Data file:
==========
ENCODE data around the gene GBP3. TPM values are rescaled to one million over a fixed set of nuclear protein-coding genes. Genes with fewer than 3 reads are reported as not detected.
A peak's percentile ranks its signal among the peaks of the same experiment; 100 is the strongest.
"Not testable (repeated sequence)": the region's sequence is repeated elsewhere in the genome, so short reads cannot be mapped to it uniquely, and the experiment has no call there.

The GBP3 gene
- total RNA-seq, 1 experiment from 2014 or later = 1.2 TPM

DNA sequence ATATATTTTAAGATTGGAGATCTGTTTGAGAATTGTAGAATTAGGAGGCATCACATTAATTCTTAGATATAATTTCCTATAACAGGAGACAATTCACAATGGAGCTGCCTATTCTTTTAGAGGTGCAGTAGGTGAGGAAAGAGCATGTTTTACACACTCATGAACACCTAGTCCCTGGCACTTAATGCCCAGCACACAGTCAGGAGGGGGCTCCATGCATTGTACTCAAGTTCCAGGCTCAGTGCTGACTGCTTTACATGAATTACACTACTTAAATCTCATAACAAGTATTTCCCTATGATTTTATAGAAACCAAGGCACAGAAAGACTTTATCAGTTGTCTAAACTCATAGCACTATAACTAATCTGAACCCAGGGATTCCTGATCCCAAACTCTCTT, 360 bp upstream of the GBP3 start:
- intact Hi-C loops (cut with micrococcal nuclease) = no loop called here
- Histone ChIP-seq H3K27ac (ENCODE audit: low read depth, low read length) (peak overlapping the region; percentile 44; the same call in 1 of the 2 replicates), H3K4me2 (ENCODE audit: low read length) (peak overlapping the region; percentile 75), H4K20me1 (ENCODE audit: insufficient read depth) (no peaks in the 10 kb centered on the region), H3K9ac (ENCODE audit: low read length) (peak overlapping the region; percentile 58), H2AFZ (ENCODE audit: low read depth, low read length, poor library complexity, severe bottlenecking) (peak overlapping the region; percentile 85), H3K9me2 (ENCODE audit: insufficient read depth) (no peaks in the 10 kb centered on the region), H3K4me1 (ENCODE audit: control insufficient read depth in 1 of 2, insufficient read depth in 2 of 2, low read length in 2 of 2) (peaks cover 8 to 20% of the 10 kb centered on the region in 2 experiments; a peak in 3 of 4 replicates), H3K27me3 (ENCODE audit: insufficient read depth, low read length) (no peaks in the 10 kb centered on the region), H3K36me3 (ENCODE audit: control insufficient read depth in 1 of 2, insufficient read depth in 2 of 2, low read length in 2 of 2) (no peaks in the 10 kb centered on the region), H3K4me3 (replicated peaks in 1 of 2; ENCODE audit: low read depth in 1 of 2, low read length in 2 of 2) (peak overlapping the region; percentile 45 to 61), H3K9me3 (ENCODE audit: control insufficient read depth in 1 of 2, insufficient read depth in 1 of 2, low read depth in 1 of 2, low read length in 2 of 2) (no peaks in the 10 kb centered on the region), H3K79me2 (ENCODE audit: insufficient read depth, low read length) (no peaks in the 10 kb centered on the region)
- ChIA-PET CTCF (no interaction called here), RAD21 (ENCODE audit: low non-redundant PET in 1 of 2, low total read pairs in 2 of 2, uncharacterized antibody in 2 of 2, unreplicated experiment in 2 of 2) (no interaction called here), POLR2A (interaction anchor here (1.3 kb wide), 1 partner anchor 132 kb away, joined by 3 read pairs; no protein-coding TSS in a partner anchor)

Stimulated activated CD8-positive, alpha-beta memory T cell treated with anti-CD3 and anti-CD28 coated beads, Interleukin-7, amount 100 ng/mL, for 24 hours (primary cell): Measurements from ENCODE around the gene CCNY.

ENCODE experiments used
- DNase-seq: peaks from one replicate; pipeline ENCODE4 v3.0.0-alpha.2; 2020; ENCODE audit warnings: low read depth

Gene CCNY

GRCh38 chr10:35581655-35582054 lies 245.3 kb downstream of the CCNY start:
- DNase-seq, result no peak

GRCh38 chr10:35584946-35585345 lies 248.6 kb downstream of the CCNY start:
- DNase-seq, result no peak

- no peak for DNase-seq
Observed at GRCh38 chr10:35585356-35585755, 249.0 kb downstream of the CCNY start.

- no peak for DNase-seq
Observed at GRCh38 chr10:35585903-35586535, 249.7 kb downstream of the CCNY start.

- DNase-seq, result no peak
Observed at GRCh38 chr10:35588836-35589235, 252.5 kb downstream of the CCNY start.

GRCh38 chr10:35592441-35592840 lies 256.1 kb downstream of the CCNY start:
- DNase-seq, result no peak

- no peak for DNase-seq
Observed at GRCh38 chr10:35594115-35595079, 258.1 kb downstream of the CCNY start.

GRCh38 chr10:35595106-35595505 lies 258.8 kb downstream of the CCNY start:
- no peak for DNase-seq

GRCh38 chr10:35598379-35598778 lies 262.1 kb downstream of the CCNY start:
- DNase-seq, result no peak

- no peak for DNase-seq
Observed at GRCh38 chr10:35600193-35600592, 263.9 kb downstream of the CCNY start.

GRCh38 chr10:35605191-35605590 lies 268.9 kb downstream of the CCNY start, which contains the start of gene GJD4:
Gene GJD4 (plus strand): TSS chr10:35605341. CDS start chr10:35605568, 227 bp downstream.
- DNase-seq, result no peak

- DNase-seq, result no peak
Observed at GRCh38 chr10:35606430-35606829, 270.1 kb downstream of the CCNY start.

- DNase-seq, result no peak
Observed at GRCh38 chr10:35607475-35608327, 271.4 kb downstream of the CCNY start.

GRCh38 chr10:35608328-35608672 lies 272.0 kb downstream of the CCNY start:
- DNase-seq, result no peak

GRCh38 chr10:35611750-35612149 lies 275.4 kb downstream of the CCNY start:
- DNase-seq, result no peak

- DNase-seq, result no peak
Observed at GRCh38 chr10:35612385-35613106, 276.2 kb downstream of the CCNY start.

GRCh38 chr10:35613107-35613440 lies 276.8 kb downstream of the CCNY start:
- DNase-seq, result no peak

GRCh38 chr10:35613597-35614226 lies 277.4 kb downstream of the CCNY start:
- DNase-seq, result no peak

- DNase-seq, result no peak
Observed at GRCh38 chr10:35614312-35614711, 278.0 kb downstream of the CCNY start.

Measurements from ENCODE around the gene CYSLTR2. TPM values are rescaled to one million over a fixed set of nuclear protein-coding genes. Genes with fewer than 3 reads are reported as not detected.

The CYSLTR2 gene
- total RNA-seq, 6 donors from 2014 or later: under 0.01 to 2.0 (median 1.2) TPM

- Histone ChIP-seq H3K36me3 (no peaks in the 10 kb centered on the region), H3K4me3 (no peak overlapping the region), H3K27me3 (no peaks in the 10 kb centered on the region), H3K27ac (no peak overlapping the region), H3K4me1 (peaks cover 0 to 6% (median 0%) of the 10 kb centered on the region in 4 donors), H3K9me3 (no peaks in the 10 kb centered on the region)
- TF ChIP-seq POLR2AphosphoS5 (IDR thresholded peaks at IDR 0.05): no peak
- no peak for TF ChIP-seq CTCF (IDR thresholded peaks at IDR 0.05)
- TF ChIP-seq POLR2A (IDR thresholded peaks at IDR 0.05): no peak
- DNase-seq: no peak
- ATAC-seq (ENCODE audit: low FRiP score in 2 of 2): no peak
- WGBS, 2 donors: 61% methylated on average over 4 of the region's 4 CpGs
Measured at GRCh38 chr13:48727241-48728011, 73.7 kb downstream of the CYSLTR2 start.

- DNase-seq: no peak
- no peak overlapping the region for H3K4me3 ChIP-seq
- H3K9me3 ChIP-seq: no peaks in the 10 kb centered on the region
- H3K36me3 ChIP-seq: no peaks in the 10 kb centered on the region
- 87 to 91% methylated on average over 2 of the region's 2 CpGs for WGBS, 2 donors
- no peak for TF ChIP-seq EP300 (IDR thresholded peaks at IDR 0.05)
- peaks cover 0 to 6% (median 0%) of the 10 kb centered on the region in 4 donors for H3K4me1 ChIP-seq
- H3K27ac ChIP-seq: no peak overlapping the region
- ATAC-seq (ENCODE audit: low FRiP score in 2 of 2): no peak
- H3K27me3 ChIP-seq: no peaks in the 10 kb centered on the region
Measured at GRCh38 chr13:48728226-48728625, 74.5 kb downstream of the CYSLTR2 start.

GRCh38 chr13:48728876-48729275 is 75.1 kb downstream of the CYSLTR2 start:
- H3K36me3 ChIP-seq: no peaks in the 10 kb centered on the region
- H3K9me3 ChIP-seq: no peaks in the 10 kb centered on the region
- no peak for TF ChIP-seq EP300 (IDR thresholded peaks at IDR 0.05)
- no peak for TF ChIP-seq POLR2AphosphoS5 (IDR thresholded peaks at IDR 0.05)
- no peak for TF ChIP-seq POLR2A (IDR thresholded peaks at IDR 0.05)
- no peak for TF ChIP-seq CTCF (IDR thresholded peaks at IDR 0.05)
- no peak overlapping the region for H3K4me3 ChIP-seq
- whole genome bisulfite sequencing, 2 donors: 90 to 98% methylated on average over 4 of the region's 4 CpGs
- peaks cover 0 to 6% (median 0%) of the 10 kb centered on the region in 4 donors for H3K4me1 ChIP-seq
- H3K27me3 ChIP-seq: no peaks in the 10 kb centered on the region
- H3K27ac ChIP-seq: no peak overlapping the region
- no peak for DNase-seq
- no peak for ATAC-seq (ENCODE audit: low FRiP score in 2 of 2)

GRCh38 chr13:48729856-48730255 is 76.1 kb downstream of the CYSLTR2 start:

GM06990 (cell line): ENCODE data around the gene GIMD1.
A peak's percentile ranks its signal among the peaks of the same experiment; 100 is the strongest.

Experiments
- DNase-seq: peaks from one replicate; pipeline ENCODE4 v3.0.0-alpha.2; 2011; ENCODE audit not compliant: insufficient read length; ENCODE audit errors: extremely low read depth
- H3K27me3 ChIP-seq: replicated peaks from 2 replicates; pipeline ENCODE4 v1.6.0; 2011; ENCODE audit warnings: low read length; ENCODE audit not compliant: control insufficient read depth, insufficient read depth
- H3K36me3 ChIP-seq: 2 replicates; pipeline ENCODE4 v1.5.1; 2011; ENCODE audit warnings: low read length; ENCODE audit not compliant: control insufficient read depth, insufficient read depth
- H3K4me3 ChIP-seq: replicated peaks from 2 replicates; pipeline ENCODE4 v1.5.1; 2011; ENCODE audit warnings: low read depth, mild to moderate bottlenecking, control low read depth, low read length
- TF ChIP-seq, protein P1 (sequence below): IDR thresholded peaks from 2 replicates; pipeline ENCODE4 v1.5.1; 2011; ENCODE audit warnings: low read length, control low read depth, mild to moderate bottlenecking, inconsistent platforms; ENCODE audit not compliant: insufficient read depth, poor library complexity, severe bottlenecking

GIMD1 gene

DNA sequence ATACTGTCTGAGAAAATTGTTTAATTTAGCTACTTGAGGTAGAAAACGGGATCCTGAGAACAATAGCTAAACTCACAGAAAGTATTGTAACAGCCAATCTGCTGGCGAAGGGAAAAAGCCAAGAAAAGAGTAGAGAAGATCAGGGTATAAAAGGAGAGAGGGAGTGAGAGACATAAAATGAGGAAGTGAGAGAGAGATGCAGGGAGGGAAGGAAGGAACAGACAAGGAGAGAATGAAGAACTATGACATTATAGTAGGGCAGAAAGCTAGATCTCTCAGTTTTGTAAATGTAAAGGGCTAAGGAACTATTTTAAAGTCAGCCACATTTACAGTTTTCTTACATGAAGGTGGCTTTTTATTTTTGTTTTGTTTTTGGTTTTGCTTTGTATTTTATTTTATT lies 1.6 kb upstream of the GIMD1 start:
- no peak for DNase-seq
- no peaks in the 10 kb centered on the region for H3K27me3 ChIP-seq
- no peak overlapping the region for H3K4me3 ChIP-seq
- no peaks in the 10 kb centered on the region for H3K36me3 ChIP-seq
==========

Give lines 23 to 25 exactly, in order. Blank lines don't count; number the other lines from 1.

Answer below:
Observed at GRCh38 chr10:35588836-35589235, 252.5 kb downstream of the CCNY start.

GRCh38 chr10:35592441-35592840 lies 256.1 kb downstream of the CCNY start:
- DNase-seq, result no peak